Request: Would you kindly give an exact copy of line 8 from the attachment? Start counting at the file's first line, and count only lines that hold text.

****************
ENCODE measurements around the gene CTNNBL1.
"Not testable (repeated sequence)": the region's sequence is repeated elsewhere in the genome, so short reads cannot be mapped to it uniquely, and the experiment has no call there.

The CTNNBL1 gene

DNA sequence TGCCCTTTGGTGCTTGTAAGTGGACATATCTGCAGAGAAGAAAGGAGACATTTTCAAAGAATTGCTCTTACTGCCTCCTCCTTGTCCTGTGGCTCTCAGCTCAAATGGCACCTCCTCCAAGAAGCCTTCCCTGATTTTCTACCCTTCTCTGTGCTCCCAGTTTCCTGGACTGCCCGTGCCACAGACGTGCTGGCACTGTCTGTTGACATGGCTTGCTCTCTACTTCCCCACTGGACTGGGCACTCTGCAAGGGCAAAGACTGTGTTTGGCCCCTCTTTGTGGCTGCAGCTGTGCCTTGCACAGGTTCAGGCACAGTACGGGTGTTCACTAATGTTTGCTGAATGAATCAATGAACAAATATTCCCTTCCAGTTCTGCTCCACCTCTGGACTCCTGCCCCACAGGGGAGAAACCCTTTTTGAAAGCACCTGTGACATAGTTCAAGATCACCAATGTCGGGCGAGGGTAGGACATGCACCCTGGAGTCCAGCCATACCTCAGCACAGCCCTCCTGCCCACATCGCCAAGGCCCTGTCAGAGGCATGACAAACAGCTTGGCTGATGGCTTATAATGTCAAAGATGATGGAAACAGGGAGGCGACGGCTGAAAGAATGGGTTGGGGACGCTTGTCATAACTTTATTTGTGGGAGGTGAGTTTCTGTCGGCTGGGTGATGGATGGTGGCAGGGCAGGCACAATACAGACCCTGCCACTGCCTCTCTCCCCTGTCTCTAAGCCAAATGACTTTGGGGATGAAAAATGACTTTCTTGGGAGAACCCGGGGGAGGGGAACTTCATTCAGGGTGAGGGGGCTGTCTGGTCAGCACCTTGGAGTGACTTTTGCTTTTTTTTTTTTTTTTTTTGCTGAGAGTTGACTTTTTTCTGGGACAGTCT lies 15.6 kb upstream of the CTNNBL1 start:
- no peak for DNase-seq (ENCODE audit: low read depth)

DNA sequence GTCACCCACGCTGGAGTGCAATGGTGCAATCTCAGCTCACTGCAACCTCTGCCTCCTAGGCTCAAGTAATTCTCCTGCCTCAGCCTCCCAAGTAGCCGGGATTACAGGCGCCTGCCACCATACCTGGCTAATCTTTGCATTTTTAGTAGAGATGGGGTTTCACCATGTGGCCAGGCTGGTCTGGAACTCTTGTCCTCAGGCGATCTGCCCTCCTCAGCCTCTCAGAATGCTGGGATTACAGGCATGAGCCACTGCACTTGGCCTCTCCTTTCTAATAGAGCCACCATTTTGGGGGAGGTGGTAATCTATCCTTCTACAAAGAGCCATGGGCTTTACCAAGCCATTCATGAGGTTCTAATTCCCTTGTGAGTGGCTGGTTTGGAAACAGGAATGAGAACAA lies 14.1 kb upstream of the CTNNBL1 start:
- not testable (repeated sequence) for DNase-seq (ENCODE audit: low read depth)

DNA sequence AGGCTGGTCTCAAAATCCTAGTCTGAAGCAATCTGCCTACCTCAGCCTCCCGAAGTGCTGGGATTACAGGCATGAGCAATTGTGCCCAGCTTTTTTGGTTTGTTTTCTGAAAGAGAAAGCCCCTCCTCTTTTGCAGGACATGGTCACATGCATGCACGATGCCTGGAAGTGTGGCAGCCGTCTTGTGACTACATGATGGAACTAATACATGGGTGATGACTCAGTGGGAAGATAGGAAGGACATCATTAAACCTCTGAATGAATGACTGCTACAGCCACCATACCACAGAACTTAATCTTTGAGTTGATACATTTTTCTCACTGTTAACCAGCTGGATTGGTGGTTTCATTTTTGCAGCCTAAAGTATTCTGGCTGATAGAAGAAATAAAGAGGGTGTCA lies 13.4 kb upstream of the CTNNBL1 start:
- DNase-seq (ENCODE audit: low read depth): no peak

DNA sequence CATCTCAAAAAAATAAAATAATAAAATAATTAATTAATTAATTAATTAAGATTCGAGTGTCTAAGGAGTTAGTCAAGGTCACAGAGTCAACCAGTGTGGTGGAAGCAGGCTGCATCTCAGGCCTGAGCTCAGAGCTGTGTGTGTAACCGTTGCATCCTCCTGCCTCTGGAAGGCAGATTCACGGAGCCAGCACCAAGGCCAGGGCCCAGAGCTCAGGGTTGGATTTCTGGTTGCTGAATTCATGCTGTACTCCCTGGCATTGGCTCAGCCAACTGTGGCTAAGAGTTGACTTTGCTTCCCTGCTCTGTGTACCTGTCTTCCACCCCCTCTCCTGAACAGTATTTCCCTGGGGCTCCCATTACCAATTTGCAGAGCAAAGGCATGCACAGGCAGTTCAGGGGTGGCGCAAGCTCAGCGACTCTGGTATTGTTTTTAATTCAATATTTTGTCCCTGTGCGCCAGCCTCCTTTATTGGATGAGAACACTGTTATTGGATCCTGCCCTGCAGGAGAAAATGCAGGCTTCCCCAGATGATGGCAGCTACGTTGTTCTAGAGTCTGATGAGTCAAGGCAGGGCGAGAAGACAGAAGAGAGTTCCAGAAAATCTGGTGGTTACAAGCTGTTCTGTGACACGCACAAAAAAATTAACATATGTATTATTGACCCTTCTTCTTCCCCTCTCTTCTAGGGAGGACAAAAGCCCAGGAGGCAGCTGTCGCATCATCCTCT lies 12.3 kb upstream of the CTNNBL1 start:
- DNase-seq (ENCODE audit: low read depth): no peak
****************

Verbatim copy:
DNA sequence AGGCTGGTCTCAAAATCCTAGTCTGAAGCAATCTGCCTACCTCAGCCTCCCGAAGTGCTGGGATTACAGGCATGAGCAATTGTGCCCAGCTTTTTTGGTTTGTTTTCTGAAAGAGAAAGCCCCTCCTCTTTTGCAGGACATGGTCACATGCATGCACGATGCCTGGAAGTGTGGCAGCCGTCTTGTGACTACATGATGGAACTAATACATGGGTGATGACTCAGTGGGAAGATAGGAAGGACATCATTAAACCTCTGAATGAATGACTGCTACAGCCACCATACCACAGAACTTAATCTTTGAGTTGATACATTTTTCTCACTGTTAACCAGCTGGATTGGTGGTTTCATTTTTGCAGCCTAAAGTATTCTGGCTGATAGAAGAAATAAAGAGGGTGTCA lies 13.4 kb upstream of the CTNNBL1 start: